On its facts, Heller is remarkably simple. Because Dick Heller challenges a categorical ban on handguns, as well as a near‐total prohibition on exercise of Second Amendment rights relating to long guns, the outcome of the case does not depend on applying a specific constitutional standard of review.
If, however, the Court were to declare the operative standard, the only standard grounded in logic and precedent is strict scrutiny: Government must have a compelling state interest to regulate firearms, and its regulations must be narrowly tailored to achieve the stated aims and in the manner least restrictive of the fundamental right at stake.
After all, an individual right to arms can have life‐or‐death consequences. And self‐defense — exercised on behalf of individuals or as “necessary to the security of a free State” — is clearly “so rooted in the traditions and conscience of our people as to be ranked as fundamental [and] implicit in the concept of ordered liberty, such that neither liberty nor justice would exist if they were sacrificed,” to quote Washington v. Glucksberg (1997).
Strict scrutiny would not endanger the nation’s basic, common sense gun laws. The government undoubtedly has a compelling interest in regulating guns — an interest that easily sustains the ban on felons possessing firearms, instant background checks for gun buyers, and sentence enhancements for using a gun in commission of a crime.
But D.C.-style prohibition, or regulations that effectively bar possession in the home of functional firearms commonly used for self‐defense, cannot be squared with any plausible reading of the Second Amendment.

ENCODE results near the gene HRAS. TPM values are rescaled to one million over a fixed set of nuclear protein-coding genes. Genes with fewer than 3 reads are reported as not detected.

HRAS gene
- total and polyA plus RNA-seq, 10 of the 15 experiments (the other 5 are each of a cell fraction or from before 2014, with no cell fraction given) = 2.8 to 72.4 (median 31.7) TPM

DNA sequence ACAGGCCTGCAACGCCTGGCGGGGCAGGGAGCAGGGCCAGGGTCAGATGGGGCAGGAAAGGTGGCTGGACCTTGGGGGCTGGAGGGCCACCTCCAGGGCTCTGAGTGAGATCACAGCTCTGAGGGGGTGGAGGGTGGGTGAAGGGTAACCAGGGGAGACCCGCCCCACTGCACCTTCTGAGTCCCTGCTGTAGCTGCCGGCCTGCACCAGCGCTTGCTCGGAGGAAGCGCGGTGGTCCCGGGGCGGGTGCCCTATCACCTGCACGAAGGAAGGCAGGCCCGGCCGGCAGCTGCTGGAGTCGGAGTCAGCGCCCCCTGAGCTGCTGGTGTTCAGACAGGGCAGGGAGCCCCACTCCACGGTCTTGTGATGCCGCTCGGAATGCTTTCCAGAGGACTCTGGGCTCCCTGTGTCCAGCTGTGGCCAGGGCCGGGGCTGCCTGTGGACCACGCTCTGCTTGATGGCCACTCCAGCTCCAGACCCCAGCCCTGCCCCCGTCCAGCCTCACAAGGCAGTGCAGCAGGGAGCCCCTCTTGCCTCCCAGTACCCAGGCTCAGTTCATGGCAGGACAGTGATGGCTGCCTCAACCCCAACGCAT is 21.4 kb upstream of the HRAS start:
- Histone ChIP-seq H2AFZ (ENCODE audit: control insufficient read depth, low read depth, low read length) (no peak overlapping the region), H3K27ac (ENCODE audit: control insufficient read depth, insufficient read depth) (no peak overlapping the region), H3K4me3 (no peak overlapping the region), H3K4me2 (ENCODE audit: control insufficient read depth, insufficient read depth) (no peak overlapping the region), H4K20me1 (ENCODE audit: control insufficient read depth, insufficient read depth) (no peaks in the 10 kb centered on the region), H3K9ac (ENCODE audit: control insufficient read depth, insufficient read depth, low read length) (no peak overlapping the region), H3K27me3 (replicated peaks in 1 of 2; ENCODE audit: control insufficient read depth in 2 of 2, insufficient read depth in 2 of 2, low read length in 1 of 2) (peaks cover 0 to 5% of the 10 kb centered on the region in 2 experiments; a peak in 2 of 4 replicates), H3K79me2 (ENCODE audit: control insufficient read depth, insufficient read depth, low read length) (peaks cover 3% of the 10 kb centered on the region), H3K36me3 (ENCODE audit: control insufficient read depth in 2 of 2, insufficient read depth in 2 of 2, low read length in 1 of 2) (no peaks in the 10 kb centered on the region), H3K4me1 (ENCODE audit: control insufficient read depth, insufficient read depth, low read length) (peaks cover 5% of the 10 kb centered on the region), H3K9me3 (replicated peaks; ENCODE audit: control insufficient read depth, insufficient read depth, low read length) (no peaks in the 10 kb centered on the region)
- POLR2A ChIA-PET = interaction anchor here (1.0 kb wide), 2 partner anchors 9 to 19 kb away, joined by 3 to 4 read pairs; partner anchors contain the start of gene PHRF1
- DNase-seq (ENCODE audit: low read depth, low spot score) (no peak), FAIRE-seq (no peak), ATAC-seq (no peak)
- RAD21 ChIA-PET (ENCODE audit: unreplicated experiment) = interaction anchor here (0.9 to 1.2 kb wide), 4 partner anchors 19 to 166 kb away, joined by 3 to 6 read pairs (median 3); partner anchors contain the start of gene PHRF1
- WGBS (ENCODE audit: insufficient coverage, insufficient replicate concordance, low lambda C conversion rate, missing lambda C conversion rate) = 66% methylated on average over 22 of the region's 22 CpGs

For its part, the city concedes rational basis is an improper standard, but instead offers “reasonableness” — as determined by the legislature and rubber‐stamped by the courts. This is merely rational basis review by another name, and no more legitimate or protective of the fundamental right at stake — a standard pulled from thin air into which the Second Amendment would thereby evaporate.
The U.S. solicitor general purports to invoke so‐called “intermediate” scrutiny, but in the same breath requests a remand of the case to determine whether the nation’s most oppressive laws might yet be legitimized after additional years of litigation. That the solicitor general does not believe Washington’s gun laws self‐evidently burden Second Amendment rights tells us all we need to know about his proposed standard of review.
The facts are clear, the issues are clear, and the Supreme Court, for the first time in nearly 70 years, will have an opportunity to declare unambiguously that the Second Amendment means what it says.